(A) Sorted blood cDCs were stimulated in vitro with media alone, TIV-09, or MIV-09 for 18 hours. Surface expression of activation markers was examined by flow cytometry. The figure is representative of experiments in four independent donors. (B) Transcriptional analysis of IFNs in cDCs stimulated with TIV-09 or MIV-09 for 6 hours. Data were normalized to media control (n = 3). (C) cDCs were activated in vitro with media, TIV-09, or MIV-09 for 0, 6, 24, and 48 hours. IP-10 levels were measured by ELISA. The graph summarizes data from six donors. (D) cDCs were treated with TIV-09 (6 μl/ml) combined with different doses of MIV-09 for 8 hours. Supernatants were harvested, and IP-10 was measured by ELISA. The graph summarizes data from six donors. (E) cDCs were stimulated with TIV-09 in the presence or absence of MIV-09. Surface expression of CD80, CD86, CD83, and HLA-DR was measured by flow cytometry. The figure is representative of experiments in four independent donors (*P < 0.05; Mann-Whitney U test).

  • Fig. 5. TIV-09 activates pDCs.

    (A) Sorted plasmacytoid DCs (pDCs) were activated in vitro with TIV-09 or MIV-09 or control media for 18 hours, and surface expression of activation markers was measured by flow cytometry. The figure is representative of experiments in four independent donors. (B) Transcriptional analysis of IFNs in pDCs stimulated with TIV-09 or MIV-09 for 6 hours. Data were normalized to medium control (n = 3). (C and D) pDCs were activated in vitro with media, TIV-09, or MIV-09 for 0, 6, 24, and 48 hours. IP-10 and IFN-β levels were measured by ELISA. (E) pDCs were treated with TIV-09 (6 μl/ml), combined with different doses of MIV-09 for 8 hours. Supernatants were harvested, and IP-10 levels were measured by ELISA. Figure 5 (C to E) summarizes data from six donors. (F) pDCs were stimulated with TIV-09 in the presence or absence of MIV-09. Surface expression of CD80, CD86, CD83, and HLA-DR was measured by flow cytometry. The figure is representative of experiments in four independent donors (*P < 0.05; Mann-Whitney U test).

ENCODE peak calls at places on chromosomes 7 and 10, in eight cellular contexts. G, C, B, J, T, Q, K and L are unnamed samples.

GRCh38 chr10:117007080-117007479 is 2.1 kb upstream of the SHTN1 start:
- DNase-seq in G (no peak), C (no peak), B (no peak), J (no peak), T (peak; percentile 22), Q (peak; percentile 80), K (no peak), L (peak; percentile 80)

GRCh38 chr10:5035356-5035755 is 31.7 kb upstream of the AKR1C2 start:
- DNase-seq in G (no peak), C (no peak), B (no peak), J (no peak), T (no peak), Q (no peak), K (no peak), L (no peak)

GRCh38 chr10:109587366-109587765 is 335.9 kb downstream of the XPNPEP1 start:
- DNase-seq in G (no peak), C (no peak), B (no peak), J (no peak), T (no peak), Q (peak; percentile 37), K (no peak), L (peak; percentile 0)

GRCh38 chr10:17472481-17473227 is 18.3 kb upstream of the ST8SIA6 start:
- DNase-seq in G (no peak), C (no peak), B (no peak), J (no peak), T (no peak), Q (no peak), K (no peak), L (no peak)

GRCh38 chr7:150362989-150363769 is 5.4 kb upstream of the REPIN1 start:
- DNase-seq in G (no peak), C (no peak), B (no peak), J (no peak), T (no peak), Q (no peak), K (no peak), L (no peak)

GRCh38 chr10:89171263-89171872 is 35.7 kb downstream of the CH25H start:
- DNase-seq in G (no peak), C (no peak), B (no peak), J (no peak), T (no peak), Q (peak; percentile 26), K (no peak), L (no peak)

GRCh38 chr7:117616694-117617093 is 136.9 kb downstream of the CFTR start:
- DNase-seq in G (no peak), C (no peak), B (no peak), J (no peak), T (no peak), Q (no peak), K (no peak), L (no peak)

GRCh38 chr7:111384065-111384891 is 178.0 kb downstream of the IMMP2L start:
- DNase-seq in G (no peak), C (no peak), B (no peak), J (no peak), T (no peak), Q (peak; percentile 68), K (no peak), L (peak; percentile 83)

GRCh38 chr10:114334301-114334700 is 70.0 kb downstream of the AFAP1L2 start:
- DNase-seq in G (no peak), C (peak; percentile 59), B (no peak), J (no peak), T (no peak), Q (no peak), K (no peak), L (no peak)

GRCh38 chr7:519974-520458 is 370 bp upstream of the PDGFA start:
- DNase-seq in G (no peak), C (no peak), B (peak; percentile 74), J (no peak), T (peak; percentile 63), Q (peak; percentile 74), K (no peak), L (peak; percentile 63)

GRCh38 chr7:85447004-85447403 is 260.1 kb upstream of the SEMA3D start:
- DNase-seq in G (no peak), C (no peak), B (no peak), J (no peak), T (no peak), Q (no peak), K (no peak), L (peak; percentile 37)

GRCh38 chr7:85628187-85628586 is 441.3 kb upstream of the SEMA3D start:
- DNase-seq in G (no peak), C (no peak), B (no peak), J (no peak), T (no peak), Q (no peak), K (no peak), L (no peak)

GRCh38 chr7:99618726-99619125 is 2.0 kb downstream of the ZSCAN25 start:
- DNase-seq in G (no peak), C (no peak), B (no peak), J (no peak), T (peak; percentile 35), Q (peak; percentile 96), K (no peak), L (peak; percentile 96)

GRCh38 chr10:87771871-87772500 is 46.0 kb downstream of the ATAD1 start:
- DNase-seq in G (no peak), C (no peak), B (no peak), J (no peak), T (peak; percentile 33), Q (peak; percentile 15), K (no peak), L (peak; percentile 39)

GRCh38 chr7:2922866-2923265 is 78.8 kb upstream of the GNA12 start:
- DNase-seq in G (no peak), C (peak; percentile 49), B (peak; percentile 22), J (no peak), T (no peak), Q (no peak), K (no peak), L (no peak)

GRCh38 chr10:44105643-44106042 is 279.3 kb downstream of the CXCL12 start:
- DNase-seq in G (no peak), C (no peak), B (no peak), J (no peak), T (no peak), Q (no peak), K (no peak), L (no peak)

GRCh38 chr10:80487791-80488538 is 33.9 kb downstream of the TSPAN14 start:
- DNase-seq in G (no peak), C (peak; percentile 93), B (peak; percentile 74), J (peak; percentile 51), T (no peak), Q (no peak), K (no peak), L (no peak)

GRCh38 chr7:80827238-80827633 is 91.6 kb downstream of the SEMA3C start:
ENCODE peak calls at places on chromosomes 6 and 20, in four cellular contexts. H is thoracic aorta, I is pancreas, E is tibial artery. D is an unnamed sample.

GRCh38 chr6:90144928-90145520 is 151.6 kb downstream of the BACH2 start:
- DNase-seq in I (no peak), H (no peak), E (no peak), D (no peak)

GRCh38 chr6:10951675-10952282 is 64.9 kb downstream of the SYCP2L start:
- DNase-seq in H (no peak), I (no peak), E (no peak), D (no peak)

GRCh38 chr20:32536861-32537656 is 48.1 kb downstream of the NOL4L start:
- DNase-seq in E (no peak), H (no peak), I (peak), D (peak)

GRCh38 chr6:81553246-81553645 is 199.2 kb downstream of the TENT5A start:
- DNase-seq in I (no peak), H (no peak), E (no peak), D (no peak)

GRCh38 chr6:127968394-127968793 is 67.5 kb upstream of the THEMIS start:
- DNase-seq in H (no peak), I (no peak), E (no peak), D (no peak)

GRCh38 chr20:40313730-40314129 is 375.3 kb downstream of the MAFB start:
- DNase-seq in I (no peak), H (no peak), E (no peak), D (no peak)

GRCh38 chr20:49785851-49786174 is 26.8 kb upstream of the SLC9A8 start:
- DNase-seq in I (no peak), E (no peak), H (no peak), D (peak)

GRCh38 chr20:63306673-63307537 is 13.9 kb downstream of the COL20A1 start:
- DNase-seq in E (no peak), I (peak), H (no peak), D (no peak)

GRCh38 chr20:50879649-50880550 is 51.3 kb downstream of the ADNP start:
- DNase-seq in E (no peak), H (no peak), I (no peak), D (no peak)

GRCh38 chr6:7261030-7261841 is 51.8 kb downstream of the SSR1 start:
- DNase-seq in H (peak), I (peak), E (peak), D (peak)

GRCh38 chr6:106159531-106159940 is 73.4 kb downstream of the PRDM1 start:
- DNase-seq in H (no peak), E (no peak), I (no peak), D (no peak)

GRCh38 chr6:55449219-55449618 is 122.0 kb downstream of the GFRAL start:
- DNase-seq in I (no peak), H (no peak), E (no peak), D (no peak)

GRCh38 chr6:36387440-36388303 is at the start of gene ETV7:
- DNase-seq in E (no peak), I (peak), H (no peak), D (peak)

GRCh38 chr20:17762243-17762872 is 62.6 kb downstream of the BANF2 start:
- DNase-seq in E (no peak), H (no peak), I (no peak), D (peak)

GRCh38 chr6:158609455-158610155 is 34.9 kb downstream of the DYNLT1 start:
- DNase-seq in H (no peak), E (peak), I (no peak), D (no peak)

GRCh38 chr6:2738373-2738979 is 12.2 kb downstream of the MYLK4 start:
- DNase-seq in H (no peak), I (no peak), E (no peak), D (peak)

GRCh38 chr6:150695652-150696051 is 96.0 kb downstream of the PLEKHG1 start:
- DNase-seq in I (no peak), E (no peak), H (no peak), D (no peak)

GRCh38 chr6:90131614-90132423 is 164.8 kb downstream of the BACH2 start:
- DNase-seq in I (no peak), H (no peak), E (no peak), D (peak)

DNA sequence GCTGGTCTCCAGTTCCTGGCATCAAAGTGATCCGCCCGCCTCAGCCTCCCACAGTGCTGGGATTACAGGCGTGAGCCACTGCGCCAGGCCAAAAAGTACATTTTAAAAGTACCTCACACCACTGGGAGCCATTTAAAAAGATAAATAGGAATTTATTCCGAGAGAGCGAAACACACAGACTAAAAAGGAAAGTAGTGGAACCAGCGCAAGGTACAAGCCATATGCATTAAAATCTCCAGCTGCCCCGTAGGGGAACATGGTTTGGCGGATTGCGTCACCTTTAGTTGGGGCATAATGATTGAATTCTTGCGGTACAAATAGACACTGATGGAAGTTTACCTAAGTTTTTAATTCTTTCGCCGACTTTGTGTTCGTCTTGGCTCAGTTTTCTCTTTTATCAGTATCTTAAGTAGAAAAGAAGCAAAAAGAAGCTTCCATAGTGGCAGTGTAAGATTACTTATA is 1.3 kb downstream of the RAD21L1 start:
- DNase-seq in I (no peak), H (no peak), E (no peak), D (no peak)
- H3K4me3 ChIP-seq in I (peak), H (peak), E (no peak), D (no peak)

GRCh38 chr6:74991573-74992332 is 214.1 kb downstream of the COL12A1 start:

• Fig. 6. TIV-09, but not MIV-09, induces an IFN signature in the blood of vaccinated individuals at day 1.

    Healthy individuals were vaccinated at t = 0 hour with saline, TIV-09, or MIV-09 (n = 3 per group), and blood was drawn at 0, 1.5, 3, 6, 9, 12, 15, 24, and 36 hours and 2, 3, and 7 days. Data were normalized to the median of the t = 0 hour samples across donors. Transcripts from three IFN blood modules (M1.2, M3.4, and M5.12) (36) were selected for analysis. Both transcript- and module-level analyses are displayed. Module expression is calculated as the percentage of transcripts from a specific module that are over- or underexpressed under a specific condition as compared to the t = 0 hour reference control.

Supplementary Materials

  • www.sciencetranslationalmedicine.org/cgi/content/full/9/382/eaaf9194/DC1

    Fig. S1. Dose-dependent induction of IFN-β and IP-10 by TIV-09 and MIV-09 in moDCs.

    Fig. S2. IP-10 production by moDCs challenged with various inactivated viral vaccines.

    Fig. S3. Gating strategy for moDC and pDC sorting.

    Table S1. Vaccines used for comparative studies in moDCs.

    Table S2. Primary data.

  • Supplementary Material for:

    Influenza vaccines differentially regulate the interferon response in human dendritic cell subsets

    Shruti Athale, Romain Banchereau, LuAnn Thompson-Snipes, Yuanyuan Wang, Karolina Palucka, Virginia Pascual, Jacques Banchereau*

    *Corresponding author. Email: jacques.banchereau{at}jax.org

    Published 22 March 2017, Sci. Transl. Med. 9, eaaf9194 (2017)
    DOI: 10.1126/scitranslmed.aaf9194

    This PDF file includes:

    • Fig. S1. Dose-dependent induction of IFN-β and IP-10 by TIV-09 and MIV-09 in moDCs.
    • Fig. S2. IP-10 production by moDCs challenged with various inactivated viral vaccines.
    • Fig. S3. Gating strategy for moDC and pDC sorting.
    • Table S1. Vaccines used for comparative studies in moDCs.

    [Download PDF]

    Other Supplementary Material for this manuscript includes the following:

    • Table S2 (Microsoft Excel format). Primary data.